For many steel and other metal projects, one of the most important considerations is protecting the material from oxidization, which can lead to corrosion and other issues. And often, a process known as galvanizing is used to achieve this protection.
At Wasatch Steel, our steel services include helping you determine the right processes for any of our steel tube, plate, pipe or other materials. And while galvanizing is often the right process to use to protect your steel from oxidization, another option here is using a material known as Galvalume. What is this product, and how can it help in this area compared to galvanizing? Let’s take a look across this two-part blog series.
Similar to galvanizing in some ways, Galvalume is a coating made up of zinc, aluminum and silicon. It can be used on several different metals to stop them from oxidizing, but its most common application is on steel. It accomplishes protection by “sacrificing” the metal coating being applied, which keeps the base metal adequately protected.
For all iron-based alloys that may rust, this protection is vital. Galvalume-coated steel resists oxidization at far higher levels than plain carbon steel, with zinc that oxidizes far more easily than the steel it’s helping protect.
Galvalume is applied using what’s known as the hot-dipping process, meaning it will have a similar thickness to any hot-dipped galvanized material also – around 1 millimeter thick in most cases. This can change based on specific coating needs. We’ll get into the differences between Galvalume and galvanizing below, but one basic fact in terms of thickness: If the two materials are identical in thickness, the Galvalume option will generally outlast the galvanized one.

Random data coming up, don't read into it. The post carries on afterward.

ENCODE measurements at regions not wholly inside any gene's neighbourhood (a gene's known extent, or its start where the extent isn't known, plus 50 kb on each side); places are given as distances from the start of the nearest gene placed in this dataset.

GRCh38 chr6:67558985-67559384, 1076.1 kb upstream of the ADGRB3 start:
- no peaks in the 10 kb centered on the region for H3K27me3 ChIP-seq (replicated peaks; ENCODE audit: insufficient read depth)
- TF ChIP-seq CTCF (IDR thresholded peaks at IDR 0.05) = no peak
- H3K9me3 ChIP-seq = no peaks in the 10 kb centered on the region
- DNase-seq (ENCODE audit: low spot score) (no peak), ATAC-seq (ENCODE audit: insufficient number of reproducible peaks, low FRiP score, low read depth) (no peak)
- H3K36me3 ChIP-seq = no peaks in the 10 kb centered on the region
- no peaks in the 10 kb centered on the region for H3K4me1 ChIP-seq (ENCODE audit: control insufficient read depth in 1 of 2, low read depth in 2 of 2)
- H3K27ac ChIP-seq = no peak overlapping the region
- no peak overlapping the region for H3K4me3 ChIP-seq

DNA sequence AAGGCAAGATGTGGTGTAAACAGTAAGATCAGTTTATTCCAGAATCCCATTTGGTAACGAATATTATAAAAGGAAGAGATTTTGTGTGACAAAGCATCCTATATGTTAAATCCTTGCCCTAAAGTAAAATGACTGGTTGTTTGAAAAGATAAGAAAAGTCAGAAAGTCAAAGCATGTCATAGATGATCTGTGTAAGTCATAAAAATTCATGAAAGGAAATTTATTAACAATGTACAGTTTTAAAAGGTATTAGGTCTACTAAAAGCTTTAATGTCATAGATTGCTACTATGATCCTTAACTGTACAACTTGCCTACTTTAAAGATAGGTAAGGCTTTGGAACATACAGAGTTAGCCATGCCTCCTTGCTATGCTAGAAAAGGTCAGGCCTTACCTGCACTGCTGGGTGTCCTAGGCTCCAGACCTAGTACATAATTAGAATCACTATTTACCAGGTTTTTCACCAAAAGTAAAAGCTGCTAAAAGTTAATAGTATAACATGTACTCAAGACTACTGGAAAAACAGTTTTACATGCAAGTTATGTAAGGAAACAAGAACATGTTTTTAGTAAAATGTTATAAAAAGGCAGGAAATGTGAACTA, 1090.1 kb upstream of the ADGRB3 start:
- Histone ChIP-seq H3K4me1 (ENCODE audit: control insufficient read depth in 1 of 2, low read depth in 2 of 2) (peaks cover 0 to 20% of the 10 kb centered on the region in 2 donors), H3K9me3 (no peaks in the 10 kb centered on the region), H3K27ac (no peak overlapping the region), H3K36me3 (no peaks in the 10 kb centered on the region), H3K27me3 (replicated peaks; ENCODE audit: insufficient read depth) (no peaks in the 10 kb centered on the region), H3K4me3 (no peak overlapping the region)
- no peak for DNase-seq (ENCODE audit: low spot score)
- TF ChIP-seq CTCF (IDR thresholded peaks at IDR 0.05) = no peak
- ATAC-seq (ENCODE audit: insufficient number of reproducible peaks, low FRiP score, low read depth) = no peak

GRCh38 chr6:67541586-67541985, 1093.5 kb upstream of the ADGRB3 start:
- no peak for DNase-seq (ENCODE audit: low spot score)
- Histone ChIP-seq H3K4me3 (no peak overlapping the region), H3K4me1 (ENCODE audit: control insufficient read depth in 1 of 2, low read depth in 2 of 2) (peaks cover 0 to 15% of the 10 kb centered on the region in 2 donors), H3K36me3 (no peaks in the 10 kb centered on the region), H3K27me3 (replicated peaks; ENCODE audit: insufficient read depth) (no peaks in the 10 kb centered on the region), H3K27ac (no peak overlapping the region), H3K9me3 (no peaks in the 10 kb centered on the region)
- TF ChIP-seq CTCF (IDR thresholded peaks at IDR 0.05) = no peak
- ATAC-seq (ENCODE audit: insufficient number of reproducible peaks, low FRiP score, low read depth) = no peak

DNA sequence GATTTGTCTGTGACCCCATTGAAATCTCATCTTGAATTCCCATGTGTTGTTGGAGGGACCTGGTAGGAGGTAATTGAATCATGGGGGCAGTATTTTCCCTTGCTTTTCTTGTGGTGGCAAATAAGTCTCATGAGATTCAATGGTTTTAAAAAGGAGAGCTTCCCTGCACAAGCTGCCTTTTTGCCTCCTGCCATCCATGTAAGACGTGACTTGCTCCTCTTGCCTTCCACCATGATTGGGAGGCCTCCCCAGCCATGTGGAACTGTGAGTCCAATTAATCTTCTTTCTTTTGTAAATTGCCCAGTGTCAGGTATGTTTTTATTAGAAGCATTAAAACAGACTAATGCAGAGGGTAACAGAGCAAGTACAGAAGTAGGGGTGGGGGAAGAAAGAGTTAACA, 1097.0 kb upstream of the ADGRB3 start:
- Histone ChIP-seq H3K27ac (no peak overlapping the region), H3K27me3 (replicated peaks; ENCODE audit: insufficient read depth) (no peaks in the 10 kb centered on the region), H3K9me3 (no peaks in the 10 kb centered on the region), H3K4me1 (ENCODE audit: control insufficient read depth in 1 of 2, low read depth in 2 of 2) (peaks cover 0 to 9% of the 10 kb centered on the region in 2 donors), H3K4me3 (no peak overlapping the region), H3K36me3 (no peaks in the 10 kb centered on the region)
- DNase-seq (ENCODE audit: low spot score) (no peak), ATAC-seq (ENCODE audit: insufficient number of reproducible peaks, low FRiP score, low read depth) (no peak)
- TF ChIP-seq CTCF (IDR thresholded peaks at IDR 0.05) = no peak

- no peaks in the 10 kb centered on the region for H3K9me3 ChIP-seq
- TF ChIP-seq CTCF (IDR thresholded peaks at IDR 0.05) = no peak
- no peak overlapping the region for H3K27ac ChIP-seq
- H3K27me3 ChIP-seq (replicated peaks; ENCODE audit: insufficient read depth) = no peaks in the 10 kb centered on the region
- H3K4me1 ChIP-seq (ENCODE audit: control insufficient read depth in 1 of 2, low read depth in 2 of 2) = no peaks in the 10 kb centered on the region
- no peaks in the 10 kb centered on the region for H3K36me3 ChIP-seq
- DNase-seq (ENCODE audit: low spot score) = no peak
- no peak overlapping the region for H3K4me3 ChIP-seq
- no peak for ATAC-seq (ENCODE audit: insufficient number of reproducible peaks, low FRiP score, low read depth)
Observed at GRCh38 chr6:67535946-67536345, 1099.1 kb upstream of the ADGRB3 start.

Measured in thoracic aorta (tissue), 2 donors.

The primary difference between these two processes is that galvanization uses only zinc to protect metal, while Galvalume also includes aluminum and silicon. Aluminum and zinc each make up just under 50 percent of Galvalume, while silicon is only found in trace amounts.
This gives way to a slightly different final product, one that’s generally a bit better-protected than galvanizing can offer. Galvalume performs better over time, particularly during exposure to moisture that would normally speed up oxidization. Galvalume is known to last decades without rusting, and will generally rust far later than similar galvanized options.
Galvalume is also considered the more aesthetically beneficial product – it doesn’t appear quite as rough as galvanized metal. On the flip side, it’s possible that Galvalume processes will cost more than galvanizing, as they’re generally a bit more effective and desirable, plus include more materials than just zinc.
For more on Galvalume and galvanizing metal, or to learn about any of our steel services or buy steel online, speak to the pros at Wasatch Steel today.